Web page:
Oregon's Royce Freeman finding his voice as a leader

Royce Freeman led the Ducks in rushing last season with 1,365 yards and 18 touchdowns. Scott Olmos/USA TODAY Sports

BURBANK, Calif. -- For most of last season, Oregon running back Royce Freeman let his play do the talking. In a crowded running back room, Freeman came to the front when it came to his carries and yardage, but not as much when it came to being a leader. That he left to his elders, Byron Marshall and Thomas Tyner.

But by the spring, Oregon coach Mark Helfrich approached Freeman and asked him to have his mouth step up a bit, too.

With the Oregon offense losing two of its best leaders -- Marcus Mariota and Hroniss Grasu -- to the NFL, it was in desperate need of players stepping up and leading.

Freeman, who had only led by example up until that point, made it a priority this spring.

"I'm working on that and trying to put an emphasis on that and I've starting with my running back corps., and having that leak into the other parts of the offense and the team," Freeman said.

But even now ask Freeman how he describes himself as a leader and he'll say soft spoken or that being vocal isn't his strong suit, but he seems far more comfortable fielding questions from the media than he was a year ago.

And having a quieter leader isn't necessarily a bad thing for Oregon. Several of their best leaders, including Mariota, of late have been quiet and it has served the Ducks incredibly well.

"That's something that we've kind of talked about for a few years now in regard to my leadership and how I can use my voice as an influential tool," Mariota said last season. "For the most part it was me being more assertive. … I really feel that I've come a long way in that sense."

And Helfrich describes Freeman as a leader in the mold of Mariota, someone who had to be pushed in the way of becoming more vocal by understanding that ultimately it would benefit the team.

"A simple way to communicate it to him or guys like him is ‘Would our team be better off if more guys were like you?' And you kind of go, ‘Yes, of course,' " explained Helfrich. "So, just trying to facilitate those things and not make it fake. But facilitate positions of leadership for him to be in. We did that, and very pleased with how that's progressing."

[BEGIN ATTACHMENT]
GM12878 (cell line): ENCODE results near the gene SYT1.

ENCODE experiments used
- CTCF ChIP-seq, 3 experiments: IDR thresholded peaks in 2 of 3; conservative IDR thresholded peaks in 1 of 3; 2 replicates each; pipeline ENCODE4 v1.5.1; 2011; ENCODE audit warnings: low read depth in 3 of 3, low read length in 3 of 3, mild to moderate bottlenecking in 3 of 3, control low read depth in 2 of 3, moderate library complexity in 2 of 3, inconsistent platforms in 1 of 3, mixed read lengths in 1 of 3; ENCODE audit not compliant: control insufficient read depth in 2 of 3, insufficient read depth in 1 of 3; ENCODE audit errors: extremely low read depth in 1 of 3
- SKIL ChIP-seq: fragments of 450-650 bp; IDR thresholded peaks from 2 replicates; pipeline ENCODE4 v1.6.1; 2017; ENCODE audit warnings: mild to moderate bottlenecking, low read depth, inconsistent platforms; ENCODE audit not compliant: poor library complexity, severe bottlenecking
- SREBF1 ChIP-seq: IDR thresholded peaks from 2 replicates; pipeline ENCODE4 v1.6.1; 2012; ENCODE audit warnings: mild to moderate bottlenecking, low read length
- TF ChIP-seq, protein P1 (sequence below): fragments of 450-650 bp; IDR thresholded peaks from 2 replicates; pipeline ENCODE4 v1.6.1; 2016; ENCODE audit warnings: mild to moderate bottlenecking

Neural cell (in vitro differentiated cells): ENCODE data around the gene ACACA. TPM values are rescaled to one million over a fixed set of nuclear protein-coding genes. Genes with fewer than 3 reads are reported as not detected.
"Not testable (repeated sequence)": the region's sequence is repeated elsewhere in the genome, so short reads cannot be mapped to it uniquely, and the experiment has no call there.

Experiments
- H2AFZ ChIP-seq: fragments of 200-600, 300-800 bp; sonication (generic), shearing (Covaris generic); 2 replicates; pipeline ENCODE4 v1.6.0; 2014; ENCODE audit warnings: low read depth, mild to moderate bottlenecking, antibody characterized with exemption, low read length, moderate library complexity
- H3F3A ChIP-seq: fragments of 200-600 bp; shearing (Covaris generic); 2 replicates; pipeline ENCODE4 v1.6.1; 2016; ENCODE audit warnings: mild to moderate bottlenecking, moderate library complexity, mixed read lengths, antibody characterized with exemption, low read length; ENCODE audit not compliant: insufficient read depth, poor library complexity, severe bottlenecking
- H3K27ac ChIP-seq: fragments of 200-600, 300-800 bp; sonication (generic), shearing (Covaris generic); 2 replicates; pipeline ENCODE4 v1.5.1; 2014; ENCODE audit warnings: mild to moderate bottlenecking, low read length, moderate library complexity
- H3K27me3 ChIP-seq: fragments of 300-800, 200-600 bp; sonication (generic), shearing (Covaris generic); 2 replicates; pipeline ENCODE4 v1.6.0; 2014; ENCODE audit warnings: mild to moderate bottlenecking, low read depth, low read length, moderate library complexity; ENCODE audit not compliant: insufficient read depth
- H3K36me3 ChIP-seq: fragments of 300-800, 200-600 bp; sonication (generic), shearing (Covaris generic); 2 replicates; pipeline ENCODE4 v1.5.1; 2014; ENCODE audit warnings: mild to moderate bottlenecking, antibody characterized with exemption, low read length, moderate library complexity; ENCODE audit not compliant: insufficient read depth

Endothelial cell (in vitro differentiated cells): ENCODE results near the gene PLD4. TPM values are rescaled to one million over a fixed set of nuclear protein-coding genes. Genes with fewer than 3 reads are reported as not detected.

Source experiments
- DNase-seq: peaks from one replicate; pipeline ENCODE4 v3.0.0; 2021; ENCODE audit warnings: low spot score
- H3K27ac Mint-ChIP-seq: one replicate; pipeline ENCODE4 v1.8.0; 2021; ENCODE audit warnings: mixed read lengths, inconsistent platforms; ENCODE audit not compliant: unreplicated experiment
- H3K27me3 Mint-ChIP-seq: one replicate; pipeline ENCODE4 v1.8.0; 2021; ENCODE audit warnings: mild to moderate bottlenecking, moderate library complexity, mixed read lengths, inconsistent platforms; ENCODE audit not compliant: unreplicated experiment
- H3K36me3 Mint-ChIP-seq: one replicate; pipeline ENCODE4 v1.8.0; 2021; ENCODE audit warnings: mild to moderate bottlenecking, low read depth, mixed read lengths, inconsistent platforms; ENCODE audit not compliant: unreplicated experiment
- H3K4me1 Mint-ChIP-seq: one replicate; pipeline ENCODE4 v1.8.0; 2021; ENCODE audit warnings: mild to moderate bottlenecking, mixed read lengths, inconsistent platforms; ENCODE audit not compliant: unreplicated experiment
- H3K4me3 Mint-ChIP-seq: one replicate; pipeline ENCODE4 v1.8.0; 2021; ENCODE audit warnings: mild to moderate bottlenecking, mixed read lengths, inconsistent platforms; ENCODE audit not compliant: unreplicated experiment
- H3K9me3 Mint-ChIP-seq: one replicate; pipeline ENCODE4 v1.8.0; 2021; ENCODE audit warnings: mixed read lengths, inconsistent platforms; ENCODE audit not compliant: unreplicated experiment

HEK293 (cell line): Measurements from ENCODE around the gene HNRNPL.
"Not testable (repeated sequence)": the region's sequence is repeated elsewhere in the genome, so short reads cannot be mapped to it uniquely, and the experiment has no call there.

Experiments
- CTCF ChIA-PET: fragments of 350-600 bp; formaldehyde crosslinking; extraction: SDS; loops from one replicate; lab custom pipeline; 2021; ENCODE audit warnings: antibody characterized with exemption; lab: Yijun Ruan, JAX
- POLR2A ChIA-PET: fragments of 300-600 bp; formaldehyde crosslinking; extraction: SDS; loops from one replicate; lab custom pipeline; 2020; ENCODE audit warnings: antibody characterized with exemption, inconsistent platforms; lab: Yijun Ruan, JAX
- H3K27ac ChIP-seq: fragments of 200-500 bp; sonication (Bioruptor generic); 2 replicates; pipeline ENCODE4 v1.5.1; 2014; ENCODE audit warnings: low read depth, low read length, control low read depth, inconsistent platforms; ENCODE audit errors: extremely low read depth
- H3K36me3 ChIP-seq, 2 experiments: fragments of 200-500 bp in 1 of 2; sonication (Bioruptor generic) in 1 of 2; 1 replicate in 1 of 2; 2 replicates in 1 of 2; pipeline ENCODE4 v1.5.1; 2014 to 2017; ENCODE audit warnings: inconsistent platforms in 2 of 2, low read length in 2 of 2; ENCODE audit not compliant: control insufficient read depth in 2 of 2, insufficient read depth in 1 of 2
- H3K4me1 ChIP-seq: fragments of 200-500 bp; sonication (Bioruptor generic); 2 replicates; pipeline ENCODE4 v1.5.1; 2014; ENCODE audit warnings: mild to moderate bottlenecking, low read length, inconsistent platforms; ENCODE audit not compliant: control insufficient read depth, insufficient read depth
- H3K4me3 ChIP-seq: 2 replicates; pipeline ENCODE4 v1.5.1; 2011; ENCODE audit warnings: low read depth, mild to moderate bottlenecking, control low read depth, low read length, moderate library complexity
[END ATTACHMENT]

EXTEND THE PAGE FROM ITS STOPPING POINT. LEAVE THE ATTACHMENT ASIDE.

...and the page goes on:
The first big sign of Freeman becoming more vocal came last week at the Pac-12 media days as Freeman sat at a table and answered questions from the media for 30-plus minutes.

It's not that he wouldn't have done that a year ago if Helfrich had asked him, but it was the ease with which he fielded questions and how comfortable -- even as a sophomore -- he seemed in the spotlight.

Freeman said he remembered watching Mariota and Derrick Malone attend last season and wondered when he might have the opportunity to do something like that. It came sooner than anticipated, but it was great practice for Freeman to become more vocal.

"I took the opportunity," Freeman said. "I'm using it as a chance, an opportunity to express my leadership and help my team."

And in an offseason that has left the Ducks with more question marks on the offense than they would've liked going into the season, a positive of Freeman taking on that leadership role certainly does something to ease the minds of Helfrich and the Oregon offensive staff.

"One of our biggest offseason concerns initially was leadership," Helfrich said. "We lost several leaders on both sides of the ball that were all-time great leader type guys, and really, really pleased about coming out of both winter conditioning and spring football of getting that solidified and very pleased with where that is."